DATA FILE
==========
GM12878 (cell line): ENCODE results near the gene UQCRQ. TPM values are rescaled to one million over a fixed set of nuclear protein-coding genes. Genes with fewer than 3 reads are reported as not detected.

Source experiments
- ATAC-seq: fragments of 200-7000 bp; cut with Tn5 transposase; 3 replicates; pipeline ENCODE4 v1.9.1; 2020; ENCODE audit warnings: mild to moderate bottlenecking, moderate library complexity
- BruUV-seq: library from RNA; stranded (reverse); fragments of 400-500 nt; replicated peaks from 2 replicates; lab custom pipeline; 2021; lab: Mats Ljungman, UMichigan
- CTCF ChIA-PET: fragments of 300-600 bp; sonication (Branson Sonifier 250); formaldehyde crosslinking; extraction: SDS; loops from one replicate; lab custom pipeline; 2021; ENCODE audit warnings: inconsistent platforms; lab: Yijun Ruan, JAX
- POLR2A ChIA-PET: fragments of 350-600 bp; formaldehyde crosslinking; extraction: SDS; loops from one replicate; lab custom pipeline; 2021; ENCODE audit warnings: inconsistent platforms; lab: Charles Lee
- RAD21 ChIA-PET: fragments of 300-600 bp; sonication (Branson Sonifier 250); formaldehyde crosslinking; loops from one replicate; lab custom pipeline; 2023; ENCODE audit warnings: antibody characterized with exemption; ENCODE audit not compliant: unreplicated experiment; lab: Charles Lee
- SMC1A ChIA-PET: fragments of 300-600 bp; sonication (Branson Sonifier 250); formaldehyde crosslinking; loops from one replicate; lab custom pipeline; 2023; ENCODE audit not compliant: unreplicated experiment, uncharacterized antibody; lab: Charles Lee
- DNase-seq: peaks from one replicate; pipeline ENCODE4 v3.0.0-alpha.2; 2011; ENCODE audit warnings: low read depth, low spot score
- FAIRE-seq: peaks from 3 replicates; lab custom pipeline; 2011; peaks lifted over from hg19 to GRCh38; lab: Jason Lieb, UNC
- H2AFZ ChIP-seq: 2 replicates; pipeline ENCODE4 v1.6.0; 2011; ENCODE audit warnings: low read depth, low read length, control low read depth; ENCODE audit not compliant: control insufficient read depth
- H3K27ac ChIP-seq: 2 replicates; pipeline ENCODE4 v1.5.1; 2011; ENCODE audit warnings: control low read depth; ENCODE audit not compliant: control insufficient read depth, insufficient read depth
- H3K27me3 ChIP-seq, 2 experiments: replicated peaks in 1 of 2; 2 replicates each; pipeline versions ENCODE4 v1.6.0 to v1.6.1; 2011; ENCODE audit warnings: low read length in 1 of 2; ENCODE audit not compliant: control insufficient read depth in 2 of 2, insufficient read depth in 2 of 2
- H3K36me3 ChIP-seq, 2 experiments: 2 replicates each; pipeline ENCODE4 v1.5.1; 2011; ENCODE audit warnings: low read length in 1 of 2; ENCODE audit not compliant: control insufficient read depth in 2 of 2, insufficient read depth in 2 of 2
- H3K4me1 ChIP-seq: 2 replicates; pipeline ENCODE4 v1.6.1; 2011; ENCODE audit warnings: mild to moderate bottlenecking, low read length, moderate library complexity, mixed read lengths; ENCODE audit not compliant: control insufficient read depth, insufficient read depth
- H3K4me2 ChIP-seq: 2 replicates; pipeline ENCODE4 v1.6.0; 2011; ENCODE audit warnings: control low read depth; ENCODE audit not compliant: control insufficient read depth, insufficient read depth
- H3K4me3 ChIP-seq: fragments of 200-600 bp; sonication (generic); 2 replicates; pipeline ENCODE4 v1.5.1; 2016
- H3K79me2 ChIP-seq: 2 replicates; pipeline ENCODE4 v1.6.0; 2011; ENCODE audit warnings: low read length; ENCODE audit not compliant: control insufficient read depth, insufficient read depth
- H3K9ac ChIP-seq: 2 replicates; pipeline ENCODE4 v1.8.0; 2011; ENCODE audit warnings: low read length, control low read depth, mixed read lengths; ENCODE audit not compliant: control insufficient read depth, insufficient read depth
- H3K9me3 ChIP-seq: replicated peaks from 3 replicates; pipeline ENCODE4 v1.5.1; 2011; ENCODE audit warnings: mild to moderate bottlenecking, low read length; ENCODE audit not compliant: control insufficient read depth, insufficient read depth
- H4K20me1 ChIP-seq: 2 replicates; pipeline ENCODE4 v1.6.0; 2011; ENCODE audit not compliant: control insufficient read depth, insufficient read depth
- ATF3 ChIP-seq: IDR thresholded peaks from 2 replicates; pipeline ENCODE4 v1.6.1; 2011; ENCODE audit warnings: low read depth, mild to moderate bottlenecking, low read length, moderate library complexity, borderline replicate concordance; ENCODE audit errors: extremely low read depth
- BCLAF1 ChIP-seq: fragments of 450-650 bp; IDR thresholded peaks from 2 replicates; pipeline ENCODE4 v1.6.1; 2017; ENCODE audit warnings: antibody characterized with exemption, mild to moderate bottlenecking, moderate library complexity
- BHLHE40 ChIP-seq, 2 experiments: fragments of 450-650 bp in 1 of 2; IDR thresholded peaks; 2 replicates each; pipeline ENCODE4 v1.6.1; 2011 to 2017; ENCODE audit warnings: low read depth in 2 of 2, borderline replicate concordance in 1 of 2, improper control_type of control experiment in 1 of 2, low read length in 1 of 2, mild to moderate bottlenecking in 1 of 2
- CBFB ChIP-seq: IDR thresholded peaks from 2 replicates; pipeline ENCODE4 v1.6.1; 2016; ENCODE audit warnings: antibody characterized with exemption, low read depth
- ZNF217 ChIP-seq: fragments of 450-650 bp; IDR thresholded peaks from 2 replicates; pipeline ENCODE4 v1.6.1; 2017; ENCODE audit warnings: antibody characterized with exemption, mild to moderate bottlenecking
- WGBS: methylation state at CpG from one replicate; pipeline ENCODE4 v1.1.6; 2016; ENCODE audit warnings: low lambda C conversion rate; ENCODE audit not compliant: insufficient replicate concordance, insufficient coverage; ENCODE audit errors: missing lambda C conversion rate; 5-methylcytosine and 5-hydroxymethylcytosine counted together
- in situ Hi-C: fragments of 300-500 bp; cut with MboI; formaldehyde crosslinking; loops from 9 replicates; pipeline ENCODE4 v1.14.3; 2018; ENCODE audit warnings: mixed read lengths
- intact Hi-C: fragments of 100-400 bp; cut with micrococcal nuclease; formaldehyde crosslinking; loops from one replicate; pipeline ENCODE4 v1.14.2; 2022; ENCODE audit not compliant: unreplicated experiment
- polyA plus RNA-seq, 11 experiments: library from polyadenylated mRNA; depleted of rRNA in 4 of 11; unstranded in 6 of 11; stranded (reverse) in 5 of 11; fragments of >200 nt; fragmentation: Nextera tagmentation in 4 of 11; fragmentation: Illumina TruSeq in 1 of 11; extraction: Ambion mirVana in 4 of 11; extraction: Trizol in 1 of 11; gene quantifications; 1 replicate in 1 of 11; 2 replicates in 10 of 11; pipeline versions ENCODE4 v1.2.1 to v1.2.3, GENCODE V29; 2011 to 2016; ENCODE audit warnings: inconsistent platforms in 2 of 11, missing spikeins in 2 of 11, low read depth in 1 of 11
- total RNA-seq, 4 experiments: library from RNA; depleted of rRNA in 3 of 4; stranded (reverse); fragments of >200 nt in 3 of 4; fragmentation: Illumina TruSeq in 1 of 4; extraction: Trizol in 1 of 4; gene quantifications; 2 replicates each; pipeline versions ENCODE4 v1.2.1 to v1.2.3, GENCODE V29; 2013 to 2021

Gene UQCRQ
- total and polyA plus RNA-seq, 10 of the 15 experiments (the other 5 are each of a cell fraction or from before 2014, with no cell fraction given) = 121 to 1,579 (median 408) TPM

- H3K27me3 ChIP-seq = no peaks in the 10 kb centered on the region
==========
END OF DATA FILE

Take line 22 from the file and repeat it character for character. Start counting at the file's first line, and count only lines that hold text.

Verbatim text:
- ATF3 ChIP-seq: IDR thresholded peaks from 2 replicates; pipeline ENCODE4 v1.6.1; 2011; ENCODE audit warnings: low read depth, mild to moderate bottlenecking, low read length, moderate library complexity, borderline replicate concordance; ENCODE audit errors: extremely low read depth